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Truths and myths about community participation in post-disaster housing projects

Authors
Journal
Habitat International
0197-3975
Publisher
Elsevier
Publication Date
Volume
31
Issue
1
Identifiers
DOI: 10.1016/j.habitatint.2006.08.003
Keywords
  • Community Participation
  • Housing
  • Organisational Design
  • Post-Disaster Reconstruction
  • Strategic Planning
Disciplines
  • Design

Abstract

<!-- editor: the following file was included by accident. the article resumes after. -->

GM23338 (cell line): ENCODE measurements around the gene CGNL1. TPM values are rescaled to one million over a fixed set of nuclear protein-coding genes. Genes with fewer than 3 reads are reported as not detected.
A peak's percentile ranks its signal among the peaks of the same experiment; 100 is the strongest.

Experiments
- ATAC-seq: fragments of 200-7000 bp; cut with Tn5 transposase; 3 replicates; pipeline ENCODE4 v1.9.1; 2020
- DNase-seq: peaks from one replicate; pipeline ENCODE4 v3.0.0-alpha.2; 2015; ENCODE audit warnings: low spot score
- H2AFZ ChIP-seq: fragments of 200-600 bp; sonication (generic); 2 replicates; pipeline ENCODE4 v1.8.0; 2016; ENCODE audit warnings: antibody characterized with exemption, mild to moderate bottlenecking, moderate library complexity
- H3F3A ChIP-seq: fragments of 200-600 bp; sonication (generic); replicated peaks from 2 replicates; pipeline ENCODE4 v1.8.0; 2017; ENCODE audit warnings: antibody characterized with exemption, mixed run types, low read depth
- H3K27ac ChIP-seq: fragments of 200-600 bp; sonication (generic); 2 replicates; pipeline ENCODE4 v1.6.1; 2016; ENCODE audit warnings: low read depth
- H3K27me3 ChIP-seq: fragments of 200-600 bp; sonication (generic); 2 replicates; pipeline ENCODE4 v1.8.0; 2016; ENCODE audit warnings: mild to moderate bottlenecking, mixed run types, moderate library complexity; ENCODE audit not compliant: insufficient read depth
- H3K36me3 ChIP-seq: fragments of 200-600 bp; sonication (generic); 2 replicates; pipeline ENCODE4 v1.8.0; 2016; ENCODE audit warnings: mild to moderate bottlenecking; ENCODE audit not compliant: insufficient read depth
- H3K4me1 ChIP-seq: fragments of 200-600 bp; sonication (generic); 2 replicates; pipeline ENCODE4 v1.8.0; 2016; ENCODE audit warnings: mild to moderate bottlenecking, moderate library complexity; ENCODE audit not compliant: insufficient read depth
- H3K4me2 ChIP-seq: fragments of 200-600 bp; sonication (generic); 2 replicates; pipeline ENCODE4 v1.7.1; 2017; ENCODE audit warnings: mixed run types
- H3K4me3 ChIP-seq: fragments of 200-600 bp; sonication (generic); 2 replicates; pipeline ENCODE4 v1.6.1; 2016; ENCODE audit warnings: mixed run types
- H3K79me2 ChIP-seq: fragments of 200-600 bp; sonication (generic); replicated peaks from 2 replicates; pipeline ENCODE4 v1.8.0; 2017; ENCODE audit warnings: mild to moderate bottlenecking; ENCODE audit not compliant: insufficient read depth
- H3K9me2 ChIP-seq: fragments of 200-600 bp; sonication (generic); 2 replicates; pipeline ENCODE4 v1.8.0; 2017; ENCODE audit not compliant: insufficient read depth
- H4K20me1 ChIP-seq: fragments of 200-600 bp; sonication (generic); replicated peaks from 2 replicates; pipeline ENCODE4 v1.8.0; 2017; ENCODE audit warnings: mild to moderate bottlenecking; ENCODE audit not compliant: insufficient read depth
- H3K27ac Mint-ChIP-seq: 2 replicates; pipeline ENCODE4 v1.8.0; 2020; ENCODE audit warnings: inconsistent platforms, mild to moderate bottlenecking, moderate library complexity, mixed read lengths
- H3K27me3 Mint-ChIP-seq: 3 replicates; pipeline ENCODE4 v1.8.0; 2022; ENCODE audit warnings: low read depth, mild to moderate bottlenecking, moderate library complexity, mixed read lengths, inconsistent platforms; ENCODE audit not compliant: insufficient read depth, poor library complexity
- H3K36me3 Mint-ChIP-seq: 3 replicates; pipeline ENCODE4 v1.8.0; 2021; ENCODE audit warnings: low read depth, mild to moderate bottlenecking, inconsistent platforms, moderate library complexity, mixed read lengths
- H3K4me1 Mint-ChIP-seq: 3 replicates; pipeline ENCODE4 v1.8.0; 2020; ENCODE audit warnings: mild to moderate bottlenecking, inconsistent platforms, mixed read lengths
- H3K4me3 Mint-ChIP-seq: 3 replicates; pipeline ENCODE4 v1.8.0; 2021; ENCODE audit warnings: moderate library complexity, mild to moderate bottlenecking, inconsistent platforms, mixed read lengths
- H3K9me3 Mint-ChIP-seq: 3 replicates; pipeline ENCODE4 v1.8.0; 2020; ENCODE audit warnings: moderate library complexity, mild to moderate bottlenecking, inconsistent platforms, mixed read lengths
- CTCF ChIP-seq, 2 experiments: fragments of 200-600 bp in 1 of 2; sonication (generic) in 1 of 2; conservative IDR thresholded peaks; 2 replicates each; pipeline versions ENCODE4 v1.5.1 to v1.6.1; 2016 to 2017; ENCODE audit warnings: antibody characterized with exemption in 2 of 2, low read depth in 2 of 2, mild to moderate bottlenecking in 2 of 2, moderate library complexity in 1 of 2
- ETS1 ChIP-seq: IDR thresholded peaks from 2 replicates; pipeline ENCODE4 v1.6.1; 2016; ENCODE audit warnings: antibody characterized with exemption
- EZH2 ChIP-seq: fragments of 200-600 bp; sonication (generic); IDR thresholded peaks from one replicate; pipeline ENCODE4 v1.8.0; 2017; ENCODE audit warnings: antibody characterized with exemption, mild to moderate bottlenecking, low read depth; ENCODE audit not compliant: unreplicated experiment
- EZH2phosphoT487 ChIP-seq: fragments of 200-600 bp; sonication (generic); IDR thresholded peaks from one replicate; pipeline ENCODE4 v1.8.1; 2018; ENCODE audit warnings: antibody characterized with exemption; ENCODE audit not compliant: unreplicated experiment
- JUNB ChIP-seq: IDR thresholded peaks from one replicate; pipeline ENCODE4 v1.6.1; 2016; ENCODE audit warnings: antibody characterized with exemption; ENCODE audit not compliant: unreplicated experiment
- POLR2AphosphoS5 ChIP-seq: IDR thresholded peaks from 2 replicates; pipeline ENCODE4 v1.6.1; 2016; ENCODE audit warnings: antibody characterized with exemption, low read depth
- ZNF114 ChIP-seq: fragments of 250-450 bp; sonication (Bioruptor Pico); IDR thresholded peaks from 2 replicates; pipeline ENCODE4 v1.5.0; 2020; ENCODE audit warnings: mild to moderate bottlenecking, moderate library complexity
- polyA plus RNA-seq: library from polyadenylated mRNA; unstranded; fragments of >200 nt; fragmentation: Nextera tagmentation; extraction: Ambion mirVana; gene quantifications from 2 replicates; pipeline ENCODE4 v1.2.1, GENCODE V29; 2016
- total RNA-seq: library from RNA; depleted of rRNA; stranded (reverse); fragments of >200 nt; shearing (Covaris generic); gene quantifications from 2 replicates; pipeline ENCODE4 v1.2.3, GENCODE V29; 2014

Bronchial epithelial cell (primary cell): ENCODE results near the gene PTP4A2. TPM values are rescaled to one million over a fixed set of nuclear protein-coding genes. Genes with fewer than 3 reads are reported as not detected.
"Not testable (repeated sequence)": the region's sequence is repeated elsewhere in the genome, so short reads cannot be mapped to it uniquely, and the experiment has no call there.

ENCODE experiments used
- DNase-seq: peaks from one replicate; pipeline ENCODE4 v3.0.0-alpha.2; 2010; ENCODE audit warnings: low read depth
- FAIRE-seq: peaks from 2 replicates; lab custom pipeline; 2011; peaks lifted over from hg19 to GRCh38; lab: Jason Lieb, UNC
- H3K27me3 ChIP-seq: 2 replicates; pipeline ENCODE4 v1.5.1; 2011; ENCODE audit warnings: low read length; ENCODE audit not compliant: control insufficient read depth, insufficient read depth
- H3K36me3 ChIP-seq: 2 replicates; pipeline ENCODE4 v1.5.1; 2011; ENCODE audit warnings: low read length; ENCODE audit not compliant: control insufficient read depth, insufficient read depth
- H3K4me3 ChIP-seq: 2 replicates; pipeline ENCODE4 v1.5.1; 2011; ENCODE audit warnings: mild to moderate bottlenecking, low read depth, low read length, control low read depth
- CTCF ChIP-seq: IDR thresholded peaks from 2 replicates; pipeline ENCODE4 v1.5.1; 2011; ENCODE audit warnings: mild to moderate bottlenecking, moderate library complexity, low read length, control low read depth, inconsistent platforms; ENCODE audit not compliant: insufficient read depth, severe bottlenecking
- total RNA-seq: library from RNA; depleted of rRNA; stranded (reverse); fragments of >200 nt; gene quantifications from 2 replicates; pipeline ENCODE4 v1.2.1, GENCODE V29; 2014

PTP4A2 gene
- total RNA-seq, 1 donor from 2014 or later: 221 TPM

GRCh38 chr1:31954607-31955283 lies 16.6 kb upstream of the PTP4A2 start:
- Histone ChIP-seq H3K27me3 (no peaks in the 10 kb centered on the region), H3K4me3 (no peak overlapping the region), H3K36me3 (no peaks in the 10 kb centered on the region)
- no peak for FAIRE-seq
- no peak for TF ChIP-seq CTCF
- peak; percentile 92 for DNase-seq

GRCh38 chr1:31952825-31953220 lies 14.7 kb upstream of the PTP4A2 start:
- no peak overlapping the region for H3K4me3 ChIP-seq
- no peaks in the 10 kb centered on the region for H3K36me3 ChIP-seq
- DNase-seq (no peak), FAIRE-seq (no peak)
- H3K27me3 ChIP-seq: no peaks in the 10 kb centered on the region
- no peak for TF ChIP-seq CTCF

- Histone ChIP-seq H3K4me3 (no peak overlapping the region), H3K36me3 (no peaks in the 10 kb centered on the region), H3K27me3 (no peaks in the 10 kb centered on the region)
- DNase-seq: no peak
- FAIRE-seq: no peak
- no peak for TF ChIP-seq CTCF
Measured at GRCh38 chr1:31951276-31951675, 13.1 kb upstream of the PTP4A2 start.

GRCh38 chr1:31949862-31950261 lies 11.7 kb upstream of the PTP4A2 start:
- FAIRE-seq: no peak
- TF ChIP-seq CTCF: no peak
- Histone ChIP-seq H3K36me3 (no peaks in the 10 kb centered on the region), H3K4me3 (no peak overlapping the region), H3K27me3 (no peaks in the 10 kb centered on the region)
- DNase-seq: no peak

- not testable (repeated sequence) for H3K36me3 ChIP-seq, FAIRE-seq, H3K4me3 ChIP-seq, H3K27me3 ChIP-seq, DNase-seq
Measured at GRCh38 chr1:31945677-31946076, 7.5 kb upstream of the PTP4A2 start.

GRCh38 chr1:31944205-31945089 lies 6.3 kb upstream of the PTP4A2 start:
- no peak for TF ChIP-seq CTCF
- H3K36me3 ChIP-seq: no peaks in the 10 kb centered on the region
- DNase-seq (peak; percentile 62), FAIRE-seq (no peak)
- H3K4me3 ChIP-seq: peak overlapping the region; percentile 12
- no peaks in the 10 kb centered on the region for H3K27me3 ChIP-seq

Abstract It has been widely accepted by policy makers and commentators, funding bodies and NGOs that the key to performance in low-cost housing projects in developing countries lies in community participation. This paper proposes that this premise (extensively discussed in the theory and emphasized in grant applications) is not clearly reflected in the realities of reconstruction practice. In fact, there are many ways in which users/beneficiaries can participate in post-disaster reconstruction projects but not all types of participation ensure the best deployment of their capabilities. The systems approach shows that there is a continuum of possibilities for participation; at one extreme, users are involved in the projects only as the labour force, whereas at the other, they play an active role in decision-making and project management. Four case studies of post-disaster housing reconstruction projects (one each in Colombia and in El Salvador, and two in Turkey) illustrate this continuum. A comparative analysis of the organisational designs of these projects highlights the different ways in which users can be and were involved. We show the impact of the different approaches to the “where”, the “when” and the “how”, regarding incorporating the users into the organisational and technical design processes. This study shows that the participation of users in up-front decision-making (within the project design and planning phases, including the capacity to make meaningful choices among a series of options offered to them) leads to positive results in terms of building process and outcomes. However, despite often-good intentions, this level of participation is rarely obtained and the capabilities of the users are often significantly wasted.

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